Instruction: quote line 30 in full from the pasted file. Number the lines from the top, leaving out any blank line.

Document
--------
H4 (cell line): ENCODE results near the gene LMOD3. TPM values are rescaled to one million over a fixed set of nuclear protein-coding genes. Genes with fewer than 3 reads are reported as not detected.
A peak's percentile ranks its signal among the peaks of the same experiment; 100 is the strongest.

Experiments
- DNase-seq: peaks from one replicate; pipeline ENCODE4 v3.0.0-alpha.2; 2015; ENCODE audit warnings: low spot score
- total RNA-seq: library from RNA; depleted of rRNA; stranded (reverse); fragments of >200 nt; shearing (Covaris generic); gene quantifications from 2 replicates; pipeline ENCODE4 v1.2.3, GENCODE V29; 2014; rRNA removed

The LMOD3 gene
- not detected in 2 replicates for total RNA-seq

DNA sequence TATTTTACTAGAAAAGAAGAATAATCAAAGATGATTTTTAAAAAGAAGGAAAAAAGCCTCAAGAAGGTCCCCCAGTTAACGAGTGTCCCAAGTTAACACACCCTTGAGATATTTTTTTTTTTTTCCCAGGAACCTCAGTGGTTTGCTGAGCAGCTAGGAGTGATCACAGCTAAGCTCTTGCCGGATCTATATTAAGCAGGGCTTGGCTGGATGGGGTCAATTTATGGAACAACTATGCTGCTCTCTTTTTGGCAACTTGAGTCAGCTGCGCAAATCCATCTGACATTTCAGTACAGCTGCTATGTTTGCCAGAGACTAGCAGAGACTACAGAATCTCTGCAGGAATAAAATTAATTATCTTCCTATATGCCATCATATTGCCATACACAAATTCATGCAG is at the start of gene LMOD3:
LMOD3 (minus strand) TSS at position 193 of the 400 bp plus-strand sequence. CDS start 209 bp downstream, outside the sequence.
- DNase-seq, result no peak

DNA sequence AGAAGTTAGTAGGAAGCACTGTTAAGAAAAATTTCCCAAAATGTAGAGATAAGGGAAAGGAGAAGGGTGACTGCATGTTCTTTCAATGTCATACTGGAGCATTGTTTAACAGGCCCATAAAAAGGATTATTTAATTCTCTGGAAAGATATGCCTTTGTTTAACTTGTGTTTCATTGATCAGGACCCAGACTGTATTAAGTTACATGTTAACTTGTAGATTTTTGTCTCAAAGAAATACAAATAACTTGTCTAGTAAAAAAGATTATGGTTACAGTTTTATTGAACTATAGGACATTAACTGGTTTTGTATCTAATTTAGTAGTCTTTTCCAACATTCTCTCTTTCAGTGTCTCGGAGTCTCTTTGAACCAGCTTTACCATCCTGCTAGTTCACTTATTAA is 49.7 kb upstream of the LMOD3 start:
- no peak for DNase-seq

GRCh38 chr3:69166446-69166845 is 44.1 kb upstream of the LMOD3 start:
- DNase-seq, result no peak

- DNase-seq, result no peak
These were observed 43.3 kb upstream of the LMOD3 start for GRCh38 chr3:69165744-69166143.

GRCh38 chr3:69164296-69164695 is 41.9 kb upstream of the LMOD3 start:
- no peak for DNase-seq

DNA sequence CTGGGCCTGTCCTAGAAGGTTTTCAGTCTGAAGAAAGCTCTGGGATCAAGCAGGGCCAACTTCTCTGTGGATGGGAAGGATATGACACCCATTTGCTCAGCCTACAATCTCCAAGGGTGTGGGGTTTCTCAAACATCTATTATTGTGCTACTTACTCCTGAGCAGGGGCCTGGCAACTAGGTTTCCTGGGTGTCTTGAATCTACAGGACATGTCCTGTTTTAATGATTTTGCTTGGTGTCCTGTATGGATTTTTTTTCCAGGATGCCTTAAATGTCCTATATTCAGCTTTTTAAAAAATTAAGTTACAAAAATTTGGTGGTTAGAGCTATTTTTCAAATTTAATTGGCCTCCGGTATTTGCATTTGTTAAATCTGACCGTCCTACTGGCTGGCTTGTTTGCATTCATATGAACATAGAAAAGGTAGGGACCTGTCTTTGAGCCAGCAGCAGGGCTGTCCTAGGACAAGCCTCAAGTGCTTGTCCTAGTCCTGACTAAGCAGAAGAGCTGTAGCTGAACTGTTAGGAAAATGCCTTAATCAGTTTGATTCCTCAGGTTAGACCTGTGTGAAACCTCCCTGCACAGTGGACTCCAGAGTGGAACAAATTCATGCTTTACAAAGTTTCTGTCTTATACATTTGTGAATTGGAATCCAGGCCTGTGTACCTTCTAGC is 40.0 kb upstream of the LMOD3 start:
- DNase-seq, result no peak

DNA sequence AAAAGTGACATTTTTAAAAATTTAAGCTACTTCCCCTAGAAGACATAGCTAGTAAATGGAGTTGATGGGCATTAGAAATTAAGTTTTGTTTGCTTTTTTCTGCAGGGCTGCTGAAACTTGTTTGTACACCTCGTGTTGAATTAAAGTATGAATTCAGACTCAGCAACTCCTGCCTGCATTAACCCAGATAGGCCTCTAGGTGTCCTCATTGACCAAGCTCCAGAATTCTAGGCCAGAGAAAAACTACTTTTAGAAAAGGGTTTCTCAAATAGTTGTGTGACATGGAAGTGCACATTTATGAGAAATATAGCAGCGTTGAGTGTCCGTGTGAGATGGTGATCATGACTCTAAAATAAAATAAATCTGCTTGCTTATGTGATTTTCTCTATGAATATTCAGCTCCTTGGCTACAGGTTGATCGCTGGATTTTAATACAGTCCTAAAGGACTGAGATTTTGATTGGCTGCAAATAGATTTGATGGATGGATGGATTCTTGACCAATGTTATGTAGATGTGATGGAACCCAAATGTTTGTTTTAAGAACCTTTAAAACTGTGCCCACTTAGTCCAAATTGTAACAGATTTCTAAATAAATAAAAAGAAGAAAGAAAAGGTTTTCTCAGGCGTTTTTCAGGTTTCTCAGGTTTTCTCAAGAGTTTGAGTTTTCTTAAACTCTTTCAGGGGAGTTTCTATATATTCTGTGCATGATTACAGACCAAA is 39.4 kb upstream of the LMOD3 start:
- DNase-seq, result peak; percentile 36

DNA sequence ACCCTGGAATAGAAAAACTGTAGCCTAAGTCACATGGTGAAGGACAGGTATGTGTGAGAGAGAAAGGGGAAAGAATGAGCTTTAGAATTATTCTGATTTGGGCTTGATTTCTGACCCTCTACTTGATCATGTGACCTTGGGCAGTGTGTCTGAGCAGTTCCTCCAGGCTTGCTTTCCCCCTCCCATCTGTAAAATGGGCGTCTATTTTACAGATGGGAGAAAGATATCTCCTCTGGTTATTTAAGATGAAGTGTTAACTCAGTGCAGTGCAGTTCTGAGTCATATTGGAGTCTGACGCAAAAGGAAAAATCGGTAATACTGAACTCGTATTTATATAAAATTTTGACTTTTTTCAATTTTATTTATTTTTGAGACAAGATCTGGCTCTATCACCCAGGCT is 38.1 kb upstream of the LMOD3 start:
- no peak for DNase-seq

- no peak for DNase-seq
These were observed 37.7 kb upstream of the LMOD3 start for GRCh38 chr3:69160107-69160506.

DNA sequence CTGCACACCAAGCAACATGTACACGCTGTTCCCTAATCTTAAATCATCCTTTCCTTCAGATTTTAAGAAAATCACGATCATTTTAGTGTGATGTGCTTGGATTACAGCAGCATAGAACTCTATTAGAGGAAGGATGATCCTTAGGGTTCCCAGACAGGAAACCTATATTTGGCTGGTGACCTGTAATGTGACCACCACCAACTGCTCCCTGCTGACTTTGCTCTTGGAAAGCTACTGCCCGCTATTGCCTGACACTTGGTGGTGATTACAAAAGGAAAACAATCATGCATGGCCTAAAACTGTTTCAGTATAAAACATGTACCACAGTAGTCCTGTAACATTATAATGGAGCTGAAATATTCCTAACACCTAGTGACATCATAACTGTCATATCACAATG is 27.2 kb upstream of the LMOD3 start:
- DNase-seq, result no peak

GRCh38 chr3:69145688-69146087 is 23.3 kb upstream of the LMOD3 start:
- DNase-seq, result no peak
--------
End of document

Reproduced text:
- DNase-seq, result no peak